Jim MacDonald

http://www.ww2nar-pac.com/

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Thanks for the welcome, Phil.

I don't currently have any modeling to contribute. It seems like forever I've been in the planning and prep stages to kit bash and super detail a 1/16 Deagostini Zero. I've made an Excel spreadsheet Master Parts List and have been bagging and tagging all of the parts. I've also been working on learning Solidworks 3D drawing program to help with the designing and modification of the original Deagostini parts. Hopefully, I'll actually be able to start working on the model itself sometime early next year.

Jim

http://www.ww2nar-pac.com/

Deagostini Parts.jpg

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6 hours ago, GazzaS said:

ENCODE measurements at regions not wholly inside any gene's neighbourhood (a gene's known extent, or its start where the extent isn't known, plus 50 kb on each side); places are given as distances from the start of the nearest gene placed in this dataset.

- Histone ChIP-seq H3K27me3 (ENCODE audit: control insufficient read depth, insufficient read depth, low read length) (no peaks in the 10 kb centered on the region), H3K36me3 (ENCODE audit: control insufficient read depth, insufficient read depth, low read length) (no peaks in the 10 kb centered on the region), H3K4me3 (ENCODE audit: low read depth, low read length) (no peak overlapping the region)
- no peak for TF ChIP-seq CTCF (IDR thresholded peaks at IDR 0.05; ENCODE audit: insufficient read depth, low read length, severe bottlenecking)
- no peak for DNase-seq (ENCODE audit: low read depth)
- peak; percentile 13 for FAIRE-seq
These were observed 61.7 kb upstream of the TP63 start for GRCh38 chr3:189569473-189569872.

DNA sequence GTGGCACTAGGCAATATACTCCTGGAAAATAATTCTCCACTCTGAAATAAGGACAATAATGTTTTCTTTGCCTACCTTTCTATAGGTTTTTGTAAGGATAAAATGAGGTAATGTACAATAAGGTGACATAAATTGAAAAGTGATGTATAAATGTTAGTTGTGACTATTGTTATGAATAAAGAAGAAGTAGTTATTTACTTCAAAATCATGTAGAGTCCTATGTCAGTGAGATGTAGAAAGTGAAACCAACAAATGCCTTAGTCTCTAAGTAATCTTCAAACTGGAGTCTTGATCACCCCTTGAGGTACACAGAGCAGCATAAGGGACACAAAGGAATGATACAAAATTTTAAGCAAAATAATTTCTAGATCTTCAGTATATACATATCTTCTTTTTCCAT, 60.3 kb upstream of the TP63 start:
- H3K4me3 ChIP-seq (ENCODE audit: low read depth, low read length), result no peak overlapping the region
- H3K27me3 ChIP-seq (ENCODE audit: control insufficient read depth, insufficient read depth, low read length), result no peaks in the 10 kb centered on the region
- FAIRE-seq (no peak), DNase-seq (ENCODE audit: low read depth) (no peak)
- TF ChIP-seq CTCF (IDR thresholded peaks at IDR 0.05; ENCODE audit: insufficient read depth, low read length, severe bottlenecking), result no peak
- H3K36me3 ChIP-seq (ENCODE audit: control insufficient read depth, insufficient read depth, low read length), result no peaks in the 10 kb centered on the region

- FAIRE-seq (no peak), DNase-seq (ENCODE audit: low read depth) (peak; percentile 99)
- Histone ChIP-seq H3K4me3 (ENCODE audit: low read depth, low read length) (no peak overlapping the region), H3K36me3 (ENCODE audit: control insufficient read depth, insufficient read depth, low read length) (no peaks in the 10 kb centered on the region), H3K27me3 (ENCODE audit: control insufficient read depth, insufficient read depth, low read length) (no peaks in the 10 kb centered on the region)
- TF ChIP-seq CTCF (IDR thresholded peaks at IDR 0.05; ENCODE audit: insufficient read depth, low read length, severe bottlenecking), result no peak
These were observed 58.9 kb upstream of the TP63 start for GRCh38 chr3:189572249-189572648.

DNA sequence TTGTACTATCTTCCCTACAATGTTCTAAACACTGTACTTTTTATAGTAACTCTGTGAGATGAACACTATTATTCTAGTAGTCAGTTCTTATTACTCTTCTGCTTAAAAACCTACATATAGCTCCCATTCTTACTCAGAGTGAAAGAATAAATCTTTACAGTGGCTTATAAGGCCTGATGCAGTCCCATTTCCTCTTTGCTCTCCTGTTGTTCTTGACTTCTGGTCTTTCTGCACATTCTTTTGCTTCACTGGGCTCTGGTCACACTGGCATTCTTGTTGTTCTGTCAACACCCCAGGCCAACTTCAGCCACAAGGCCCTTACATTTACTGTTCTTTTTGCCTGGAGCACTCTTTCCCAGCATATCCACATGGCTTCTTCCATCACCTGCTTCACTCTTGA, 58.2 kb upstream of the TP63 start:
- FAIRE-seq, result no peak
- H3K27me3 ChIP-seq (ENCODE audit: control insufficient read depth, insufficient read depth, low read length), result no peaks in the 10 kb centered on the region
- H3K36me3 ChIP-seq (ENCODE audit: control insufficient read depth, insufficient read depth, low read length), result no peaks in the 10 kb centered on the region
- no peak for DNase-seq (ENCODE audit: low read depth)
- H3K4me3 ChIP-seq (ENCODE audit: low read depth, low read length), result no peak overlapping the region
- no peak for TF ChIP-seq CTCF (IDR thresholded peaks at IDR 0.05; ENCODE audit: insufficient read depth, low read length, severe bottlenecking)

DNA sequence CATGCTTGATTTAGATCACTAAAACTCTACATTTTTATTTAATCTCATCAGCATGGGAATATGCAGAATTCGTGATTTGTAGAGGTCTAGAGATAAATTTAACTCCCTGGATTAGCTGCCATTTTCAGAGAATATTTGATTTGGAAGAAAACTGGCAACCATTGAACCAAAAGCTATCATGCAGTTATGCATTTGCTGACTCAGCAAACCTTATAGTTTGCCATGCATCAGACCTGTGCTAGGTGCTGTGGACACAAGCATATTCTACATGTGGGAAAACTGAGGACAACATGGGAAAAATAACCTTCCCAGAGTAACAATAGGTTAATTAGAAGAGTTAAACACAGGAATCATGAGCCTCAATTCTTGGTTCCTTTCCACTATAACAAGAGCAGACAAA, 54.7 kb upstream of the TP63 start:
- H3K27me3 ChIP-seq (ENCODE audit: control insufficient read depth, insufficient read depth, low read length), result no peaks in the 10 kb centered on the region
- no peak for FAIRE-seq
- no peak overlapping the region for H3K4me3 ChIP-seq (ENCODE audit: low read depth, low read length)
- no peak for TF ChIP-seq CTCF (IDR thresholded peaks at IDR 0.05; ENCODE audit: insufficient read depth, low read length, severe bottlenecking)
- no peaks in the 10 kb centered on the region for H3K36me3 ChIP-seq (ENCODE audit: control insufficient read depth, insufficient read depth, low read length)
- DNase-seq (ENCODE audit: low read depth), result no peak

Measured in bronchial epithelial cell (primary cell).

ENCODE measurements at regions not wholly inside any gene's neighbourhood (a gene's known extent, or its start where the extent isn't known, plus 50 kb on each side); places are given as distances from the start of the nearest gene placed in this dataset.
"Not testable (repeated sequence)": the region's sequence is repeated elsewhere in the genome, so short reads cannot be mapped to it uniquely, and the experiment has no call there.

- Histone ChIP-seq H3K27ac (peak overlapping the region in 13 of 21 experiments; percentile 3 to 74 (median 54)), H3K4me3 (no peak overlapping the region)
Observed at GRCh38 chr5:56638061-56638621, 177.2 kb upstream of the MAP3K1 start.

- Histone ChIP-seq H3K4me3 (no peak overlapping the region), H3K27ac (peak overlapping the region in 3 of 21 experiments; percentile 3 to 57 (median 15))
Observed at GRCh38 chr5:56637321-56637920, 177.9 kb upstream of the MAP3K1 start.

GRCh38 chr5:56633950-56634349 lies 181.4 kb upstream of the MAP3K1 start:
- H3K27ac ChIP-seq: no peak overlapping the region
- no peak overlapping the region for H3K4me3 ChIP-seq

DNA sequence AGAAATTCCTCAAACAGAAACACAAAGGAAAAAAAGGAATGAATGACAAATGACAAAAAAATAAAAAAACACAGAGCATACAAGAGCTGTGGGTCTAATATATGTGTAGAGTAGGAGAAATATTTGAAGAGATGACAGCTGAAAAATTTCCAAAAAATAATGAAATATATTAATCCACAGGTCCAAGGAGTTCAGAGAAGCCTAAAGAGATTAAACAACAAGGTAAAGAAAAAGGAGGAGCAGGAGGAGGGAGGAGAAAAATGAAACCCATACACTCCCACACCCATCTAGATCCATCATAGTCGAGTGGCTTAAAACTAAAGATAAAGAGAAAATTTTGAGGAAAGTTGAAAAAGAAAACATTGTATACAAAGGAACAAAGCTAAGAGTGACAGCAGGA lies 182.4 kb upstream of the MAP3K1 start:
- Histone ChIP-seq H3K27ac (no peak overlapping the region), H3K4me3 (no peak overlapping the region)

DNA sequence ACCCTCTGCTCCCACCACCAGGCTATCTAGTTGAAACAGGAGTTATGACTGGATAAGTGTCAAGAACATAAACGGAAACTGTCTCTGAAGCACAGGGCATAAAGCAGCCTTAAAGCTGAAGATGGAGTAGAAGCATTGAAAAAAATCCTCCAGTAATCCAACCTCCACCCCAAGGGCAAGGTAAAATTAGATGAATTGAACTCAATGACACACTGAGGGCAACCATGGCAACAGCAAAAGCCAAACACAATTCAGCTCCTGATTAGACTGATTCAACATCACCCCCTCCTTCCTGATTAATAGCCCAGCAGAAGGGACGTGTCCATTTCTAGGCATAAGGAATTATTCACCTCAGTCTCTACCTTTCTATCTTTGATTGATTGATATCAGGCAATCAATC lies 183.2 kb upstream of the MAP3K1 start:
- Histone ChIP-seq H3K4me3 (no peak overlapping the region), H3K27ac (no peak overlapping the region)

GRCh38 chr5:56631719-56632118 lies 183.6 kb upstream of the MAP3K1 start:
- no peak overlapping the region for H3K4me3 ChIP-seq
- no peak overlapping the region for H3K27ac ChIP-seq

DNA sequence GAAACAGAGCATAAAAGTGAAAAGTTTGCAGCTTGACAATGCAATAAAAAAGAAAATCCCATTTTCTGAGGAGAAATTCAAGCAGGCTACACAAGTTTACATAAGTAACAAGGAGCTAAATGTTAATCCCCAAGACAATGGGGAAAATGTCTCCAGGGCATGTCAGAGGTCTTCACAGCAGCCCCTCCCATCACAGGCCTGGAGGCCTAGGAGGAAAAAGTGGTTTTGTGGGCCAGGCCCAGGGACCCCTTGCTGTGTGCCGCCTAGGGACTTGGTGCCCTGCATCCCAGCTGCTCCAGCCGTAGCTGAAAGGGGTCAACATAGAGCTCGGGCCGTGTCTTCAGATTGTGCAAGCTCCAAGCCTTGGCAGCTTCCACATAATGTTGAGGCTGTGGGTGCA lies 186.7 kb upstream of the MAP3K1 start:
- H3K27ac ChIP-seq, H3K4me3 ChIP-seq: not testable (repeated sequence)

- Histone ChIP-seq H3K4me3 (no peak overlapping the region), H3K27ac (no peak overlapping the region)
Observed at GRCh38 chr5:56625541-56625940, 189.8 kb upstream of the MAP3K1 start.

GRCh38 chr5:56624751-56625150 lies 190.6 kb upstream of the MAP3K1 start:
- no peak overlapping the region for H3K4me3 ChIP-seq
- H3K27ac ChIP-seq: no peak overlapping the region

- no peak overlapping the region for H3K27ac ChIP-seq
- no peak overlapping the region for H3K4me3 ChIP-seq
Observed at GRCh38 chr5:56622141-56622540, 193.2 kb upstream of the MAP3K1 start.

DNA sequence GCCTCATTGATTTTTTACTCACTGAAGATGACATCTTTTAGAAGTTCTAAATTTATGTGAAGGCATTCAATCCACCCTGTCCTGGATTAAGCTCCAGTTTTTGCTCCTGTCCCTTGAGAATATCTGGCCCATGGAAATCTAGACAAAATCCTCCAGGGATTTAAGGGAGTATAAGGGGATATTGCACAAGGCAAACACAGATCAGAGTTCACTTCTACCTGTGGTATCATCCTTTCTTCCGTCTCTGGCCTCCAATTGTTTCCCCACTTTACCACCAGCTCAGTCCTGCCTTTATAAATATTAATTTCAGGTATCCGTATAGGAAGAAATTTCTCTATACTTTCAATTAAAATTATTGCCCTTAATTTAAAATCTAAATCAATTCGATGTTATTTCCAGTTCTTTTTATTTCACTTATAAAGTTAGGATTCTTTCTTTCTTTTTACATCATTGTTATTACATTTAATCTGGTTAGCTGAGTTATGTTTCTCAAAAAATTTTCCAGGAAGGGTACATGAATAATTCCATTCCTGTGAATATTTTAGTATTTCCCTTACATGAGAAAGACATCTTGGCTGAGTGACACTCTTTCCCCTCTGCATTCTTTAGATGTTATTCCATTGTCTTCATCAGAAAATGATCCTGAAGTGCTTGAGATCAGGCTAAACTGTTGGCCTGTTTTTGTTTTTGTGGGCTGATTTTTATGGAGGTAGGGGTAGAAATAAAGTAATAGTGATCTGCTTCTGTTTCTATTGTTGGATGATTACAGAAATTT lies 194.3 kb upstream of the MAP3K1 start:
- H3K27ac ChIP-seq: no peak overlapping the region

For half a second there, I was thinking John was gonna break out an orange Corsair with Japanese meatballs, with a black cowling and anti glare panel forward of the cockpit.

 

John?

LOL Gaz. Not a chance. :)

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I seem to remember seeing a photo of this airplane that shows a full right hand side view and it has markings for the Sangri-La.  I'm not sure but I "think" it may have been in this book (which I don't have a copy of unfortunately). If any of you have it take a look and see. Worth a try.

s-l1600.jpg